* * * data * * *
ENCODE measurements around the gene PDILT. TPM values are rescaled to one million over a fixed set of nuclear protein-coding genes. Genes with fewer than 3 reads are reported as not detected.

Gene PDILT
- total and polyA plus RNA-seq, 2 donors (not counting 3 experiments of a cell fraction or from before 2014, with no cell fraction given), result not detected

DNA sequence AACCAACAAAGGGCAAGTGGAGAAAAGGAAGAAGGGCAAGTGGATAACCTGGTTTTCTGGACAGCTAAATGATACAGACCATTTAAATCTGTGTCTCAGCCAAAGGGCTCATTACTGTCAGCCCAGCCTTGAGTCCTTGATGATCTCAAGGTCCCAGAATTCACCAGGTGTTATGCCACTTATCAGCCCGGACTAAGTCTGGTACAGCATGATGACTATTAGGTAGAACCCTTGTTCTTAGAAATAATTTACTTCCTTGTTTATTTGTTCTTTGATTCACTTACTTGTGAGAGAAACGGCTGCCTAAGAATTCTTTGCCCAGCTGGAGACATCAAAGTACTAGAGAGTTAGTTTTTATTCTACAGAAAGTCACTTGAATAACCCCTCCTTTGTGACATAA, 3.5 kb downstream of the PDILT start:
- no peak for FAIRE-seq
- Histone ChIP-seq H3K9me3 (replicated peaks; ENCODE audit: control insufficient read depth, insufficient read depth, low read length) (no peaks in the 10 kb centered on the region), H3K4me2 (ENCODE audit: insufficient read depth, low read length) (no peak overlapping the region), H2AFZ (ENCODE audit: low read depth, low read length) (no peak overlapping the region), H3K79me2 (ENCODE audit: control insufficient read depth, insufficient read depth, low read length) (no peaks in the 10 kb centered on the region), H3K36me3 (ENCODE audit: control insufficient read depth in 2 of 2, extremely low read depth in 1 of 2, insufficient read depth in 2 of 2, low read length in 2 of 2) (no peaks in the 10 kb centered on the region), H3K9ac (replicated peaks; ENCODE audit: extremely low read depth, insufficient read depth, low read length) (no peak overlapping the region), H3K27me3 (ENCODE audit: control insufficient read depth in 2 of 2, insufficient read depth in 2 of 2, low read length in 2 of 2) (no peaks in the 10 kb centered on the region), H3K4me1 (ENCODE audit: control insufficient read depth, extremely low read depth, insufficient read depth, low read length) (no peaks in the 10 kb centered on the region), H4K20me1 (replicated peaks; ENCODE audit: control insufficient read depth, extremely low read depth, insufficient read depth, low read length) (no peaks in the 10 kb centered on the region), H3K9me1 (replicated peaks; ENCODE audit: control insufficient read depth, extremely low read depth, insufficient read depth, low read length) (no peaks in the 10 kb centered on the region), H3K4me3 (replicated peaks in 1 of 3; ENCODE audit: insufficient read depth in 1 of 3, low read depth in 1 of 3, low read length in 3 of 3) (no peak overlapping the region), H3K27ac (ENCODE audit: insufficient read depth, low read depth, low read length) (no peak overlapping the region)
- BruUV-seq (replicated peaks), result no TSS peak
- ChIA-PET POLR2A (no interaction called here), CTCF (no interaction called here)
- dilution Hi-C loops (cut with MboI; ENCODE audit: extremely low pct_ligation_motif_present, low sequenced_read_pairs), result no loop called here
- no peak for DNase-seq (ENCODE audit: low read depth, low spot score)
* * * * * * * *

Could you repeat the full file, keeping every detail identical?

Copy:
ENCODE measurements around the gene PDILT. TPM values are rescaled to one million over a fixed set of nuclear protein-coding genes. Genes with fewer than 3 reads are reported as not detected.

Gene PDILT
- total and polyA plus RNA-seq, 2 donors (not counting 3 experiments of a cell fraction or from before 2014, with no cell fraction given), result not detected

DNA sequence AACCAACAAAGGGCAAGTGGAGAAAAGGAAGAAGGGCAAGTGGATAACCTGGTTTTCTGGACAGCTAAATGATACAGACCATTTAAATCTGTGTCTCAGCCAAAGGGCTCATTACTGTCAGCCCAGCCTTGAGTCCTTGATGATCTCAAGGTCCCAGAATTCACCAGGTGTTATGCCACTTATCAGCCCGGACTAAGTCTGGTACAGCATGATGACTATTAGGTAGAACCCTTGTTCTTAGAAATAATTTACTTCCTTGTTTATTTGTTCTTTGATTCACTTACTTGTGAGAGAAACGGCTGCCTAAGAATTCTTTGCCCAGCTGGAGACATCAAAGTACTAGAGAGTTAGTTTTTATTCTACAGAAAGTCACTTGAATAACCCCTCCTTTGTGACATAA, 3.5 kb downstream of the PDILT start:
- no peak for FAIRE-seq
- Histone ChIP-seq H3K9me3 (replicated peaks; ENCODE audit: control insufficient read depth, insufficient read depth, low read length) (no peaks in the 10 kb centered on the region), H3K4me2 (ENCODE audit: insufficient read depth, low read length) (no peak overlapping the region), H2AFZ (ENCODE audit: low read depth, low read length) (no peak overlapping the region), H3K79me2 (ENCODE audit: control insufficient read depth, insufficient read depth, low read length) (no peaks in the 10 kb centered on the region), H3K36me3 (ENCODE audit: control insufficient read depth in 2 of 2, extremely low read depth in 1 of 2, insufficient read depth in 2 of 2, low read length in 2 of 2) (no peaks in the 10 kb centered on the region), H3K9ac (replicated peaks; ENCODE audit: extremely low read depth, insufficient read depth, low read length) (no peak overlapping the region), H3K27me3 (ENCODE audit: control insufficient read depth in 2 of 2, insufficient read depth in 2 of 2, low read length in 2 of 2) (no peaks in the 10 kb centered on the region), H3K4me1 (ENCODE audit: control insufficient read depth, extremely low read depth, insufficient read depth, low read length) (no peaks in the 10 kb centered on the region), H4K20me1 (replicated peaks; ENCODE audit: control insufficient read depth, extremely low read depth, insufficient read depth, low read length) (no peaks in the 10 kb centered on the region), H3K9me1 (replicated peaks; ENCODE audit: control insufficient read depth, extremely low read depth, insufficient read depth, low read length) (no peaks in the 10 kb centered on the region), H3K4me3 (replicated peaks in 1 of 3; ENCODE audit: insufficient read depth in 1 of 3, low read depth in 1 of 3, low read length in 3 of 3) (no peak overlapping the region), H3K27ac (ENCODE audit: insufficient read depth, low read depth, low read length) (no peak overlapping the region)
- BruUV-seq (replicated peaks), result no TSS peak
- ChIA-PET POLR2A (no interaction called here), CTCF (no interaction called here)
- dilution Hi-C loops (cut with MboI; ENCODE audit: extremely low pct_ligation_motif_present, low sequenced_read_pairs), result no loop called here
- no peak for DNase-seq (ENCODE audit: low read depth, low spot score)